There are many interesting story lines in The Game, and the writing is generally engaging. With the subtitle, “Harvard, Yale and America in 1968,” the book’s scope is ambitious. I wonder, though, whether Colt would have given us a better book if he’d concentrated in more depth on fewer stories lines. He writes about so many players, coaches, and others that I needed a cheat sheet to keep track of who everyone was.

The first 125 pages drags a bit. But the book picks up speed midway, and ends with a bang. The book takes off when Colt gets to the story of John Tyson. Tyson, an African-American football player at Harvard, is an admirable figure who allows Colt the opportunity to weave in a several Civil Rights stories.

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Pat Conway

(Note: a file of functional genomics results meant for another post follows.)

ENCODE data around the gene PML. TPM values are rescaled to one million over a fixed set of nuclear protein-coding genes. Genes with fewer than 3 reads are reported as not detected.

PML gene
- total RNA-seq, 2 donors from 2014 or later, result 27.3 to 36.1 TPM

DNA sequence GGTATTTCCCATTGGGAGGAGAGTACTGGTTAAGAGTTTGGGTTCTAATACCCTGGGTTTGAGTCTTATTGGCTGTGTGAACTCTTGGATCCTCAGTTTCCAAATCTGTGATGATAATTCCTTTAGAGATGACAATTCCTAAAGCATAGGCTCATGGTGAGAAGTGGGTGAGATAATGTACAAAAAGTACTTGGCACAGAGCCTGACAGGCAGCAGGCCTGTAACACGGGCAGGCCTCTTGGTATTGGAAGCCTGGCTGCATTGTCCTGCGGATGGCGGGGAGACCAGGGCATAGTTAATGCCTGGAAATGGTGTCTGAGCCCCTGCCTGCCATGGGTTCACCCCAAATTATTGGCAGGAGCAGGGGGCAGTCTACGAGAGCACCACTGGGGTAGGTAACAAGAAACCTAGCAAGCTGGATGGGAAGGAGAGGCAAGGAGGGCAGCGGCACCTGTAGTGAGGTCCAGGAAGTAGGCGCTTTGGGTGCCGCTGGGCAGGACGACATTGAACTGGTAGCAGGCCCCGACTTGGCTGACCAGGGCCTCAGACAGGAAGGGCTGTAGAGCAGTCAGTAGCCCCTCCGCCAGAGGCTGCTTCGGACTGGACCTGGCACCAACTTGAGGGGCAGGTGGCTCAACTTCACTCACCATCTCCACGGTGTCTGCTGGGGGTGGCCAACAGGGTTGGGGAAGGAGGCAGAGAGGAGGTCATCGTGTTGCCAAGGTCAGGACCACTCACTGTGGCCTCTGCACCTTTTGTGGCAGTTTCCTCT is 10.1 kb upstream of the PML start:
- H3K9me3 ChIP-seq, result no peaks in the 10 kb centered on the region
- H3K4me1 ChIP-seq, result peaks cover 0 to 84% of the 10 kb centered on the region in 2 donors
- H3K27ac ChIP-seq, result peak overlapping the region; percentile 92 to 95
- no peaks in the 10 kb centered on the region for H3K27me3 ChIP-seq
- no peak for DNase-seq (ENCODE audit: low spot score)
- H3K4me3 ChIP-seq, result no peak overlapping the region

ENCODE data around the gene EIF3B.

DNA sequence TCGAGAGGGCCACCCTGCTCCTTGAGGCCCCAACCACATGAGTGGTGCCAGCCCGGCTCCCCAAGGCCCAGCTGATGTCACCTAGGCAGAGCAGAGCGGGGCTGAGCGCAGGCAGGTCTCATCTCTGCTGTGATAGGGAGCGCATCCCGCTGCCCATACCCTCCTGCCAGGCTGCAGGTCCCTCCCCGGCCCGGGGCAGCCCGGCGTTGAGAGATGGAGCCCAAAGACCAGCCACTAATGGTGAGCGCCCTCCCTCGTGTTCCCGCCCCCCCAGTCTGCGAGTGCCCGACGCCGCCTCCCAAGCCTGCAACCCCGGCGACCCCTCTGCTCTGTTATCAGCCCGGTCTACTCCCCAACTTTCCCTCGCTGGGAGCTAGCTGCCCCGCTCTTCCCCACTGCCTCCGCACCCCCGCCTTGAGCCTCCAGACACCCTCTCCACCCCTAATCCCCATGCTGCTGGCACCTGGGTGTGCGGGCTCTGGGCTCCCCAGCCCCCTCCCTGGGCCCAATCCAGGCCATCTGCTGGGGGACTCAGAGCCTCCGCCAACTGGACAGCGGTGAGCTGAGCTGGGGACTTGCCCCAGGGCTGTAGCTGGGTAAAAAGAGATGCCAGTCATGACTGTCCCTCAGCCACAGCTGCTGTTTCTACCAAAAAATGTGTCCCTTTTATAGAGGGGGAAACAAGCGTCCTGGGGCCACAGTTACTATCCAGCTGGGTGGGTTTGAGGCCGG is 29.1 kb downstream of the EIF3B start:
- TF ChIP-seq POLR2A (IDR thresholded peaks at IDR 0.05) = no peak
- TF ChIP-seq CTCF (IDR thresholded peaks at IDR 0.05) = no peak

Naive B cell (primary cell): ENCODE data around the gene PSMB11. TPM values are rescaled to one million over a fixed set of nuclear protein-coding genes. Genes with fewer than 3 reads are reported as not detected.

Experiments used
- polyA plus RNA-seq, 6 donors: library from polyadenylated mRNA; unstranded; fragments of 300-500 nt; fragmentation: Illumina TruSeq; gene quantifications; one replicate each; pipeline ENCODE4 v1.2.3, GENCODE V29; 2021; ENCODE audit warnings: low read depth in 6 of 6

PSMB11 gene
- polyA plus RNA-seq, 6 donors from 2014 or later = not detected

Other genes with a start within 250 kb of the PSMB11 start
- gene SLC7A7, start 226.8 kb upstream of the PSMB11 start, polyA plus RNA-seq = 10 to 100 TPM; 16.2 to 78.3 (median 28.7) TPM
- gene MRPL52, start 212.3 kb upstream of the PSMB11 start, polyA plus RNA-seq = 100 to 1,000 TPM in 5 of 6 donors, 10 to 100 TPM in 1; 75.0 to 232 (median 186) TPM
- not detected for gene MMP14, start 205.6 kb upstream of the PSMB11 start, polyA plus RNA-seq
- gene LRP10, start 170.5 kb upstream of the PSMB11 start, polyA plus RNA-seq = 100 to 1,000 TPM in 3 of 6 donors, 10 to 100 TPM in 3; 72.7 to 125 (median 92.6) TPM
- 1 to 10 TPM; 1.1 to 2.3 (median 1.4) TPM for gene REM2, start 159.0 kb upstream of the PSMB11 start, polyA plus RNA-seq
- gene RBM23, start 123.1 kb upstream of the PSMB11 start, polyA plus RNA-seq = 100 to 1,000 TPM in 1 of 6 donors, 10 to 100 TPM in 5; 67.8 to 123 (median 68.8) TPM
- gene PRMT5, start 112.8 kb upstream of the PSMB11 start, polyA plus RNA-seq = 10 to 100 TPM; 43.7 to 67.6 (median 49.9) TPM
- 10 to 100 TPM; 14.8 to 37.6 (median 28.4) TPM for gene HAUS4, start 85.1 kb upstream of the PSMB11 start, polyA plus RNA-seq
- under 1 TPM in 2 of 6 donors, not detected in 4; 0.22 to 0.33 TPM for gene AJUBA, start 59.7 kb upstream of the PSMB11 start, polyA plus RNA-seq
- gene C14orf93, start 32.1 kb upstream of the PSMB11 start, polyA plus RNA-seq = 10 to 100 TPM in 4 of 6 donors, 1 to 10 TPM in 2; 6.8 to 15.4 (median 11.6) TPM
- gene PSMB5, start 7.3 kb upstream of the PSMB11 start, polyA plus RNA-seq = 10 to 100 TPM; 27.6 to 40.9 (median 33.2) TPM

The war in Vietnam is a constant presence in the book, though Colt doesn’t provide many specifics. The most Vietnam War-related compelling story involves an older Harvard player, Pat Conway. The defensive back had dropped out of Harvard, enlisted in the Marines, and ended up at the Khe Sanh.

Conway then made his way back to Harvard—and to the football team—in time to take part in the 1968 season. Colt’s descriptions of Vietnam War battle scenes are memorable. But I wish he had spent more time on Conway’s time in Vietnam.

Colt does a lot of name dropping—(Do we really need to know that one of the players dated Meryl Streep?)—with some names having no context for readers unfamiliar with the 1960s. That said, there are many interesting folks who make their way into the book, including Harvard roommates Tommy Lee Jones and Al Gore, and fledgling Yale cartoonist Garry (“Doonesbury”) Trudeau. Jones played offensive guard in The Game.